Think of responses to ‘select all that apply” questions as true or false. It’s unlikely that they will all be true, so evaluate each potential answer independently. If it’s clearly false, cross it off the list. Eliminating false answers is the quickest way to narrow down the right choices.
The brain works in mysterious ways. If you’ve ever woken up in the morning with a solution to a problem you “slept on” overnight, then you understand how your mind needs time to process information.
Stop studying by noon the day before the exam. Give yourself some time off to decompress and treat yourself to some much-deserved time off. Skip the caffeine before bedtime and try to relax. You’ll sleep better and be more refreshed in the morning.
Test day isn’t the time to lose your car keys. Avoid logistical emergencies by preparing for test day the afternoon before. Know where the test center is and plan to leave 30 minutes early in case of traffic delays. You’ll be turned away if you arrive more than 30 minutes late, and test fees are non-refundable.
Have all required documentation ready, including a photo ID. Don’t bother with supplies. Outside materials aren’t allowed in the test center. Candidates are given writing materials and can access the computer’s calculator.
The importance of passing the NCLEX-PN is tough to understate, but once you’ve prepared, there’s nothing left to do. Take a deep breath, worrying only creates stress. Once you’re prepared, trust yourself, if you graduated from nursing school, you have what it takes to pass. Walk into the test center with confidence. You’ve got this.
After the NCLEX-PN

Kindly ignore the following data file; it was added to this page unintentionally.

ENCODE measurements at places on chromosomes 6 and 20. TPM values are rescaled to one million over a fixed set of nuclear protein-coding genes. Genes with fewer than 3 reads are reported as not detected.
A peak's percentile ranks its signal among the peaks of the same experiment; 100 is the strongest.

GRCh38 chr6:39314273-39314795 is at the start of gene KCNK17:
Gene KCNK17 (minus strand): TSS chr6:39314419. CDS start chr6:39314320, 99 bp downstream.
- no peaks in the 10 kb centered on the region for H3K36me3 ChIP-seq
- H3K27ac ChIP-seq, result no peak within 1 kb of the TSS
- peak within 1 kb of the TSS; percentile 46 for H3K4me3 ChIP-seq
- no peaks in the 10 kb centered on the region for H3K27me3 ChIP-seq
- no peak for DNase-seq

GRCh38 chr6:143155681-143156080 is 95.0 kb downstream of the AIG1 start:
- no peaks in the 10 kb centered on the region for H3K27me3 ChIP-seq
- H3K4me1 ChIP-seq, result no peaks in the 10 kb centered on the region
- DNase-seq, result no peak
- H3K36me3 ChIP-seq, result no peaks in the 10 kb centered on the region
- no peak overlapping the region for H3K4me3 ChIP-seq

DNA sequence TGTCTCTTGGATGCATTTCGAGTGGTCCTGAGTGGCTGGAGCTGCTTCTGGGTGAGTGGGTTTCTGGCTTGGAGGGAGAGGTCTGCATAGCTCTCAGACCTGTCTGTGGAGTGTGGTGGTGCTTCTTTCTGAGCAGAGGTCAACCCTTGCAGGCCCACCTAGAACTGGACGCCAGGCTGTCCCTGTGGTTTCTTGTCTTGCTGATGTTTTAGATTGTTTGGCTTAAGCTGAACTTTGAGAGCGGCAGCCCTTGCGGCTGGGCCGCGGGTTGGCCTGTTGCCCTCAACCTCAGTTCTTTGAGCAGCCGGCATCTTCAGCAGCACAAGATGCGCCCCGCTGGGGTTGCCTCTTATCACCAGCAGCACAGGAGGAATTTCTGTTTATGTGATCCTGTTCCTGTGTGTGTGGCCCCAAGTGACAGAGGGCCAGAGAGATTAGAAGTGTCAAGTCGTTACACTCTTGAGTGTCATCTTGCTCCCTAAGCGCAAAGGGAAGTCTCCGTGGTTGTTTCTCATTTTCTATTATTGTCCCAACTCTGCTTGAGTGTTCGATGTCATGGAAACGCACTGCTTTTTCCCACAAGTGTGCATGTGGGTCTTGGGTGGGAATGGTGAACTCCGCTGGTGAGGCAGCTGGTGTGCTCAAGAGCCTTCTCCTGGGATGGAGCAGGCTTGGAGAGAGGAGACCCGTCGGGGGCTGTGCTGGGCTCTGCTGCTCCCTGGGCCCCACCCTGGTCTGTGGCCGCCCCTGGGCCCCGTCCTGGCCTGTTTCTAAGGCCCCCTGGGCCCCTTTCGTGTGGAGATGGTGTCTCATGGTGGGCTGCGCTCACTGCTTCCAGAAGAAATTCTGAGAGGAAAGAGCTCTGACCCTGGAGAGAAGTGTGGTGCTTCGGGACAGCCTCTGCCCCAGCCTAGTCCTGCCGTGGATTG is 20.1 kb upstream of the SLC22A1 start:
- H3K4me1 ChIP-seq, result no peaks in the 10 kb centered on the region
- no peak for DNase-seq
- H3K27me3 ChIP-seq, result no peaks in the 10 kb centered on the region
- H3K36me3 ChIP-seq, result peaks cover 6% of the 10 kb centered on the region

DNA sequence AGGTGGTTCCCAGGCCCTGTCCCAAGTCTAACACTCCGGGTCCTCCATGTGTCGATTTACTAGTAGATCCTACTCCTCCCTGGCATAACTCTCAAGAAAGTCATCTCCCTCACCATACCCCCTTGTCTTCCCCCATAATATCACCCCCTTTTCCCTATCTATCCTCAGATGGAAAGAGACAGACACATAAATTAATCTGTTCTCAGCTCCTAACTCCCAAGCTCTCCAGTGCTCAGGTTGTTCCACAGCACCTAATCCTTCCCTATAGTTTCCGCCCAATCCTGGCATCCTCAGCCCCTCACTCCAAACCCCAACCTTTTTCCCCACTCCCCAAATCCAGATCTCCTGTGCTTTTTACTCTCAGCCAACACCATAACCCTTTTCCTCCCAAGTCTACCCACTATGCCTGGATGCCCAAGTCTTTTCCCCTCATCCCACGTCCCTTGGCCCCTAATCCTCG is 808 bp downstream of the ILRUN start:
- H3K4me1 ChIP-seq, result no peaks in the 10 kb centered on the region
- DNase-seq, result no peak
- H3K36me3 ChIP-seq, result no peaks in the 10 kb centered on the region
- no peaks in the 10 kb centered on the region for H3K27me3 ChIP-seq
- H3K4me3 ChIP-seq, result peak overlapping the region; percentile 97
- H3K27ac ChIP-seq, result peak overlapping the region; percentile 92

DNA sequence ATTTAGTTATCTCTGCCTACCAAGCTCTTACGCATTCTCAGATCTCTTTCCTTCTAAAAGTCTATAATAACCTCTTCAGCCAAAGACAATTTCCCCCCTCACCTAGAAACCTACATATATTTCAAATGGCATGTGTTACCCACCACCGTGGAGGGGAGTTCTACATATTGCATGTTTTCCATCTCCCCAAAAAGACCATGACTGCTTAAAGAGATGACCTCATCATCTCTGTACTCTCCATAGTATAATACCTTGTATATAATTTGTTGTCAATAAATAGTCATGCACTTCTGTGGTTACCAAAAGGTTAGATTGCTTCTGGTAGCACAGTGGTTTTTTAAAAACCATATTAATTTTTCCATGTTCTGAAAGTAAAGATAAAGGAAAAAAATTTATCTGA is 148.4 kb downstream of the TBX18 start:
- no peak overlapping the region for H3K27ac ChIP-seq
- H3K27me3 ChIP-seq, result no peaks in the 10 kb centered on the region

When the algorithm is satisfied you’ve answered enough questions for a fair evaluation, the screen turns off, you won’t know if you passed or failed. The first-time pass rate averages 85-percent. Preliminary results are usually posted within 48 hours, but these are unofficial. Candidates are officially notified by their state board of nursing within six weeks.
If you fail the test, you’ll be disappointed. But more than one amazing nurse didn’t pass the first time. Depending on your state, the NCLEX-PN can be retaken every 45 – 90 days with no limit on the number of attempts. Applicants who fail get a summary of their performance to help them study. Consider it a learning experience that will better prepare you for the next opportunity.
From your first day in nursing school to your last, everything you do is in preparation for the NCLEX-PN exam. Graduating is the first step to a rewarding new career, passing the NCLEX-PN exam is the icing on the cake.
Do you still need to complete your practical nursing diploma before taking the NCLEX-PN exam? The Practical Nursing program at Gwinnett Institute provides training to prepare college graduates to enter the nursing profession as an LPN. Classroom theory, challenging assignments, skill labs, simulations, and clinical experiences help to prepare college graduates for an entry-level nursing position.
After graduating from the Nursing diploma program and successfully passing the NCLEX-PN licensure exam, nursing students will further their career to become a licensed practical nurse. There is an overall need for LPNs in response to the aging baby boomer population.
*While Gwinnett Institute provides test preparation and review assistance to college students, it cannot guarantee any college student will be able to take or pass any type of licensure exam. College students must be mindful throughout their entire training program that licensure is a prerequisite for employment as a nurse and to diligently prepare themselves to meet this important requirement.
Contact us today to learn more about becoming an LPN at Gwinnett Institute.